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Lauren Nicholson: The two-way star is now a two-time WNBL Champion
Now a two-time WNBL Champion, Lauren Nicholson was vital in Townsville's dominant run to the glory and solidified herself as one of the best guards in the country.
The Townsville Fire and Lauren Nicholson have been a match made in heaven since the star Australian guard joined the club in 2020. Since then, the Fire have competed in two Grand Finals, including winning the 2023 WNBL Championship last month and Nicholson has been front and centre through it all.
Image credit: Michelle Couling Photography
A defensive dynamo who is just as deadly on the offensive end with her three-point shooting and ability to drive to the bucket, Nicholson could sense in pre-season that the squad assembled in Townsville was capable of doing great things.
“In the preseason I felt really confident that we were going to go deep into the season, just with who Shannon [Seebohm] had recruited and the type of people that they were, just really great people,” Nicholson said.
“I think any great team has to have a few early losses, probably bad losses. I know the last loss we had was against Adelaide in Adelaide and that one really, really hurt and I felt like from that point on, it could’ve gone one way or the other.
“We got the next win in Canberra and from then on we just found some form and you could really feel that with every win something a little more special was on its way.”
Nicholson’s two-way play makes her one of the best guards in the country and while she’s stifling on the defensive end, her efficiency on offence was off the charts in season 2022/23. Averaging just over 15 points per game while shooting 50% from beyond the arc and 47% overall form the field, Nicholson made defences pay at every opportunity.
As the wins piled up and Townsville answered every challenge from rivals, it became apparent to onlookers that the Fire was the team to beat and they would leave no doubt about their credentials as they reeled off 16 wins in a row on their way to the Championship.
For Nicholson, who won the 2017 WNBL Championship with the Sydney Uni Flames, she could sense the similarities between the two Championship-winning campaigns as the Flames won their final 12 games of that season to claim the trophy.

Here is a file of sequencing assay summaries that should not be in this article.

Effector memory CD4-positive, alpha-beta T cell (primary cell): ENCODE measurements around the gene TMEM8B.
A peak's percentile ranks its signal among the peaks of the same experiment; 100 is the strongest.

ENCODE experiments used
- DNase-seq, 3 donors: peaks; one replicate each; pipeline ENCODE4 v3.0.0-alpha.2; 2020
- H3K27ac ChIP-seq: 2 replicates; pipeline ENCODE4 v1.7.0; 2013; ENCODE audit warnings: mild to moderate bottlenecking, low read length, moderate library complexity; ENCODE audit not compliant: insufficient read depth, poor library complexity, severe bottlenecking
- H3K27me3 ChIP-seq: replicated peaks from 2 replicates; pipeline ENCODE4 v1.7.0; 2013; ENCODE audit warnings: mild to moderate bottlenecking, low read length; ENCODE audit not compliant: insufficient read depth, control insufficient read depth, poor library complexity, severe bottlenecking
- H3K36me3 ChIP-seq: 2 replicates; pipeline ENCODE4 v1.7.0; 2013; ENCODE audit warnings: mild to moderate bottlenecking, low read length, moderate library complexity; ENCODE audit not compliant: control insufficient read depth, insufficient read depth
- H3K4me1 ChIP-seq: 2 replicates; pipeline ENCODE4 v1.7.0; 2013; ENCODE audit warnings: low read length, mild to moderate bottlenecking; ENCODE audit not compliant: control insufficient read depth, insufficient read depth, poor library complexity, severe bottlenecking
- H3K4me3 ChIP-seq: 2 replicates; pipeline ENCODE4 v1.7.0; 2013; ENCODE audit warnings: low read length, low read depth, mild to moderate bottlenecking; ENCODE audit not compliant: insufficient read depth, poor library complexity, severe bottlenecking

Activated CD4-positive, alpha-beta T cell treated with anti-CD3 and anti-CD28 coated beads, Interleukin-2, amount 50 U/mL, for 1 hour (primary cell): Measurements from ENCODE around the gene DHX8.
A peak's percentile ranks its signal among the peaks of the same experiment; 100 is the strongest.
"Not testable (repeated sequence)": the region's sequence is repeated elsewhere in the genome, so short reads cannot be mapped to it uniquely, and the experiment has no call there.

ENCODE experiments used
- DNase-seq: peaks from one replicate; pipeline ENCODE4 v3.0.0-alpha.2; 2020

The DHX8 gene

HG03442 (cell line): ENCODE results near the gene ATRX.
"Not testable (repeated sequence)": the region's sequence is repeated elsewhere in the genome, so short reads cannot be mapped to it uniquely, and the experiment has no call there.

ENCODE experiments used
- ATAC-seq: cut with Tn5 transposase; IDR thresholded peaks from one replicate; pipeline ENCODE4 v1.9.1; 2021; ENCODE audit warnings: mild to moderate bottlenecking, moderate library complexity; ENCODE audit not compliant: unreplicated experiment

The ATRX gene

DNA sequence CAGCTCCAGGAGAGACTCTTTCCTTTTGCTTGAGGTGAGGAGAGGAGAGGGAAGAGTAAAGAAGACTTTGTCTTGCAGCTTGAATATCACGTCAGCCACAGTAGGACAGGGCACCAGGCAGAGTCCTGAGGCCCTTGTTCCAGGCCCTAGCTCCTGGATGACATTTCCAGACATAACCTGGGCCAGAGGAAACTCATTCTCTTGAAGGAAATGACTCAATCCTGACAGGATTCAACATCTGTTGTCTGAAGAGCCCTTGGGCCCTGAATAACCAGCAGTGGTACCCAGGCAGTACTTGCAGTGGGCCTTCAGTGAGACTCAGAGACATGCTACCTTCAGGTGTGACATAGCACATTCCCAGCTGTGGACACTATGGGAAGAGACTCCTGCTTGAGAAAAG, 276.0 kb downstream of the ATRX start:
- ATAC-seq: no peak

“It honestly felt the same and I do fully believe that you can feel when you're going win a championship” she said.
“I think with Townsville in 2020 we knew that we had a chance, but I didn't quite feel the same way as I did when I played in Sydney and this time. I just had no doubt in my mind that we were going to win it, which was pretty cool.”
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Defeating Southside in the Grand Final was a bit of payback for that 2020 Grand Final loss and Nicholson knew the drive and desire of her squad was where it needed to be in that series.
“I think there’s always a bit of hunger to get one back on Southside,” she said.
“They're a really great team and they have been for a lot of years. We definitely wanted it really badly and I'm glad it was a three-game series this time too, I think that makes it far more exciting.”
Speaking of the Championship-clinching Game 2 in Melbourne, Nicholson enjoyed the physicality of the game and the way the referees let both teams battle it out with everything on the line.
“I think that was the most physical game I played all year,” she said. “It was cool though, I thought the refs did a good job in that game of letting things go on both ends, and I like playing like that, especially in finals basketball, it makes it way more competitive.”
Physicality and defensive grit has become synonymous with Nicholson, highlighted by her being named WNBL Defensive Player of the Year in 2019, and playing alongside Steph Reid in the backcourt is enough to give opposition guards nightmares.
The duo formed one of the best backcourts in the league and their ability to get the job done on both ends of the court was vital to Townsville’s success.
“We spoke about what we could bring on the defensive end a lot. I mean Steph does most of the work, I'm not going to lie – she gets after it, gets after the other team's point guard,” she said with a laugh.
“I'm hoping that playing against both of us is difficult for other teams and we definitely try to make it as difficult as possible. We do have more of a focus on that end and let the offence come from that.”